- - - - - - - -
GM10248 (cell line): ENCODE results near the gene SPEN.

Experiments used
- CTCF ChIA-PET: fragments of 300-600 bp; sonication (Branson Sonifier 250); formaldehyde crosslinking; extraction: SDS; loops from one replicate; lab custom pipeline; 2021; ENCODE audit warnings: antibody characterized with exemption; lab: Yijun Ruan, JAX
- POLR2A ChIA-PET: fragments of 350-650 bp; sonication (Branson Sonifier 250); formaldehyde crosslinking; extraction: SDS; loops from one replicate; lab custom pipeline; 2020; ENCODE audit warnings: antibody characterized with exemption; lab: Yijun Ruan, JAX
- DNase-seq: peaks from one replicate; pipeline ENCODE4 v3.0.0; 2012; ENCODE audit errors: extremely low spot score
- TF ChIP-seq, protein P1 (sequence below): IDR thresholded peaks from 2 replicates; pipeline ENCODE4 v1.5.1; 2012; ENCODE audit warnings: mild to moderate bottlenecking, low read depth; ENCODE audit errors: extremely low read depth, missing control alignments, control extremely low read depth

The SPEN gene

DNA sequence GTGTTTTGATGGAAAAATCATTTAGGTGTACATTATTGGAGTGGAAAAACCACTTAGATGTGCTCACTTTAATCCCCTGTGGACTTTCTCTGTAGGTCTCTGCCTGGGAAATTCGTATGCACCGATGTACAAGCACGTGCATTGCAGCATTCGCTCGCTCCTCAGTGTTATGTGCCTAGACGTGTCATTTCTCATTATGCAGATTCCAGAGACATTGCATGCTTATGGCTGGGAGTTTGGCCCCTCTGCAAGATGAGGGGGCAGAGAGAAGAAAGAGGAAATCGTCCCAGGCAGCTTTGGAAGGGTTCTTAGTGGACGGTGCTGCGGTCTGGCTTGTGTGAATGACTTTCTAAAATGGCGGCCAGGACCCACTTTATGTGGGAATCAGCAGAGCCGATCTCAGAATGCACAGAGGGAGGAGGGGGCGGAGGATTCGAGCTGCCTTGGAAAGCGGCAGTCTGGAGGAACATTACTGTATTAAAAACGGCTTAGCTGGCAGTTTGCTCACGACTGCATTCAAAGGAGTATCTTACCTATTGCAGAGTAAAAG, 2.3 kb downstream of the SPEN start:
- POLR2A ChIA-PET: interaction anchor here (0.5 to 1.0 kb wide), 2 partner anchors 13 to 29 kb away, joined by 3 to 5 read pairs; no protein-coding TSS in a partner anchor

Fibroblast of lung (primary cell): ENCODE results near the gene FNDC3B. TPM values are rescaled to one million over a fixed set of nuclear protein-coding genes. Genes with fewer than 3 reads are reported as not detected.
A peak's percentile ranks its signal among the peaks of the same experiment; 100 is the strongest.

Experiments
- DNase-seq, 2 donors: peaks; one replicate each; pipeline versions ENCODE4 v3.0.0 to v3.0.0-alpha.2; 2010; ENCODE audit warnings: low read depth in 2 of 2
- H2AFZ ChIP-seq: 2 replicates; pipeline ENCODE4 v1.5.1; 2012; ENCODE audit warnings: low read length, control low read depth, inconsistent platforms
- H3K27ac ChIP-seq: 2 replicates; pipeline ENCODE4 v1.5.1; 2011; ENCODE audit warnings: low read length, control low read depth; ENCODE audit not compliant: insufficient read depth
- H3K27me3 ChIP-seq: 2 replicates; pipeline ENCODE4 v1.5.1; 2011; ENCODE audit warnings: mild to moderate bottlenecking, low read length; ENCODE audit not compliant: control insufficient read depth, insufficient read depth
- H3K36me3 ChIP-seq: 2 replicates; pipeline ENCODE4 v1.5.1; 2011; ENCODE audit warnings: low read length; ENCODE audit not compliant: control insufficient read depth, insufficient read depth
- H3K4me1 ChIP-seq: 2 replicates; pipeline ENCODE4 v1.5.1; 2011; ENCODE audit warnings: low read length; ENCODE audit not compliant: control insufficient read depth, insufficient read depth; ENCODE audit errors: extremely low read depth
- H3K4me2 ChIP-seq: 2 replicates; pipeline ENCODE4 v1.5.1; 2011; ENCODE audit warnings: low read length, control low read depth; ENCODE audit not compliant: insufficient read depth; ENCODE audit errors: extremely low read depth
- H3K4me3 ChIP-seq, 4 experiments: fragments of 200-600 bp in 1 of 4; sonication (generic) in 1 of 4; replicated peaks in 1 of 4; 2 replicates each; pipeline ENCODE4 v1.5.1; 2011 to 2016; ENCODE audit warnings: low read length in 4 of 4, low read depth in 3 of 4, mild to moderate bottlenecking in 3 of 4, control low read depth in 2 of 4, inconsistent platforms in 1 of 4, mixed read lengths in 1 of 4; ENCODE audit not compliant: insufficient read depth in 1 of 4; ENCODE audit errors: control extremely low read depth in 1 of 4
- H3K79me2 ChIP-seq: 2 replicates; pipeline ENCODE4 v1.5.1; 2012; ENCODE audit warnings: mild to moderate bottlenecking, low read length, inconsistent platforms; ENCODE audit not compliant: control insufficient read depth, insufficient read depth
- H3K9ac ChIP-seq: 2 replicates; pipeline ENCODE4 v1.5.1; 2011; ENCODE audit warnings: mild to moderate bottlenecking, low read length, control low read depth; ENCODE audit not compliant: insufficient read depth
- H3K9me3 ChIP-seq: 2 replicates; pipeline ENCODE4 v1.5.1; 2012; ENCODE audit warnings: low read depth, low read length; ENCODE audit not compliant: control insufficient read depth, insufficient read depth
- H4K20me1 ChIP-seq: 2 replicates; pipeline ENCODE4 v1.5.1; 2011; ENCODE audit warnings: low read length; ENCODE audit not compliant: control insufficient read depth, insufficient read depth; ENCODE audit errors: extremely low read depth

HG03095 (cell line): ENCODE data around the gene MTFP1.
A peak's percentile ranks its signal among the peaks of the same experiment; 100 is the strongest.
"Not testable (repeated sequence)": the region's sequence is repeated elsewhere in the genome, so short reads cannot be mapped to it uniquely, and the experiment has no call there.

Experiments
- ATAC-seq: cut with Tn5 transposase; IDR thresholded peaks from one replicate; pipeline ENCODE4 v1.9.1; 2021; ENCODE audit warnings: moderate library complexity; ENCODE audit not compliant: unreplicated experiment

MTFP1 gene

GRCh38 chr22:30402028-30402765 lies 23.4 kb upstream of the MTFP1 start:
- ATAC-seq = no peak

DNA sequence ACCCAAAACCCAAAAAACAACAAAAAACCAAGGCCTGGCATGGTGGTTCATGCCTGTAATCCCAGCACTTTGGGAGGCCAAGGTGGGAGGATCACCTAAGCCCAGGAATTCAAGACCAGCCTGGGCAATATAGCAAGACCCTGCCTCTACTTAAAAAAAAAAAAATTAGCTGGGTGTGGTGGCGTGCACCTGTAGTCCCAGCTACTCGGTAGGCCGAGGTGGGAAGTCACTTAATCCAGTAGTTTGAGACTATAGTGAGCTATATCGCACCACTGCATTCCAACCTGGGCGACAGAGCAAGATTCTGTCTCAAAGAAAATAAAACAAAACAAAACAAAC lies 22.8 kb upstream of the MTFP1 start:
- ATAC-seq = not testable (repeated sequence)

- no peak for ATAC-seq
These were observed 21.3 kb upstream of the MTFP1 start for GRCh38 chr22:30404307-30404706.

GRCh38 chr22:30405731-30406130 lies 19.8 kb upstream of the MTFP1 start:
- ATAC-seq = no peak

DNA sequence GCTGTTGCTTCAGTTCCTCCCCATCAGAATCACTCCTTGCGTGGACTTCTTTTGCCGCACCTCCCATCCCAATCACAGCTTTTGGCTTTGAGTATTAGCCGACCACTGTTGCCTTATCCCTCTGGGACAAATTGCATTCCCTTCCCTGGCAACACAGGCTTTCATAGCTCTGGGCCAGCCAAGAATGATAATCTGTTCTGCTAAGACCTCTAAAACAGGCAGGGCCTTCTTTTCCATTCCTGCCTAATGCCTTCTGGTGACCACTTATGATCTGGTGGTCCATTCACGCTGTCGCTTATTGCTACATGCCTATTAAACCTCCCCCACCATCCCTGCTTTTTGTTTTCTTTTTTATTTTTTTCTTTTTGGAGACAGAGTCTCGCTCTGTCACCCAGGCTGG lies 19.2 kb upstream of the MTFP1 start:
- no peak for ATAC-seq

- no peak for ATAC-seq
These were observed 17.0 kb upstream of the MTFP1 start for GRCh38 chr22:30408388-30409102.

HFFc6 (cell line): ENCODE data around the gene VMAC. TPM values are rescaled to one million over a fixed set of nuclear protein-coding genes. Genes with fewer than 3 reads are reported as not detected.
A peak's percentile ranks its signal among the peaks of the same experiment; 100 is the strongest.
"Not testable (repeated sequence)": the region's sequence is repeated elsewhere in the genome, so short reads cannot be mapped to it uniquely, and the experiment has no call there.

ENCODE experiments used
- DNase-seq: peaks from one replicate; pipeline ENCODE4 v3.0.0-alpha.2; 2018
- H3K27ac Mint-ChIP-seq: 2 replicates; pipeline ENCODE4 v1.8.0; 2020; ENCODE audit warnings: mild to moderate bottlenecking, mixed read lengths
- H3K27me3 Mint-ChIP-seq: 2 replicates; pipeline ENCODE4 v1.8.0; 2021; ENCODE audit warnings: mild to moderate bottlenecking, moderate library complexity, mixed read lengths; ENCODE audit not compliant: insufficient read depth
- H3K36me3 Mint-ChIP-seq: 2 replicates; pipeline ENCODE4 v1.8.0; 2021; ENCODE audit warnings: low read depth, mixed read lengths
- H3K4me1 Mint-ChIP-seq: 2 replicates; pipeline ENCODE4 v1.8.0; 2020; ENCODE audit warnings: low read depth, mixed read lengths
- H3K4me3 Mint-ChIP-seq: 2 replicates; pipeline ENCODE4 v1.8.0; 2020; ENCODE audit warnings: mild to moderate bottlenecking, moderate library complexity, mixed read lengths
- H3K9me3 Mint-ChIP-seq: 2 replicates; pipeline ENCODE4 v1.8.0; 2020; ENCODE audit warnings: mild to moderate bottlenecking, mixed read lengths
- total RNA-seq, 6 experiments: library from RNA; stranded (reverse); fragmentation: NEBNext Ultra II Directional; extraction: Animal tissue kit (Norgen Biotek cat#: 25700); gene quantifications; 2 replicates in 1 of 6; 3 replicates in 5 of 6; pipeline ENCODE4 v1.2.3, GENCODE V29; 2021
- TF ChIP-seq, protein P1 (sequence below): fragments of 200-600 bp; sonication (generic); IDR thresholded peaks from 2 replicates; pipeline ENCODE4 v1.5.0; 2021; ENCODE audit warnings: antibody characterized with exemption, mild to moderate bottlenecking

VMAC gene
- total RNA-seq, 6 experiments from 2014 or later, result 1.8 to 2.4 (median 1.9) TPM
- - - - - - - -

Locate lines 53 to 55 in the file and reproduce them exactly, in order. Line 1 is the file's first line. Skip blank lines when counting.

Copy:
- H3K9me3 Mint-ChIP-seq: 2 replicates; pipeline ENCODE4 v1.8.0; 2020; ENCODE audit warnings: mild to moderate bottlenecking, mixed read lengths
- total RNA-seq, 6 experiments: library from RNA; stranded (reverse); fragmentation: NEBNext Ultra II Directional; extraction: Animal tissue kit (Norgen Biotek cat#: 25700); gene quantifications; 2 replicates in 1 of 6; 3 replicates in 5 of 6; pipeline ENCODE4 v1.2.3, GENCODE V29; 2021
- TF ChIP-seq, protein P1 (sequence below): fragments of 200-600 bp; sonication (generic); IDR thresholded peaks from 2 replicates; pipeline ENCODE4 v1.5.0; 2021; ENCODE audit warnings: antibody characterized with exemption, mild to moderate bottlenecking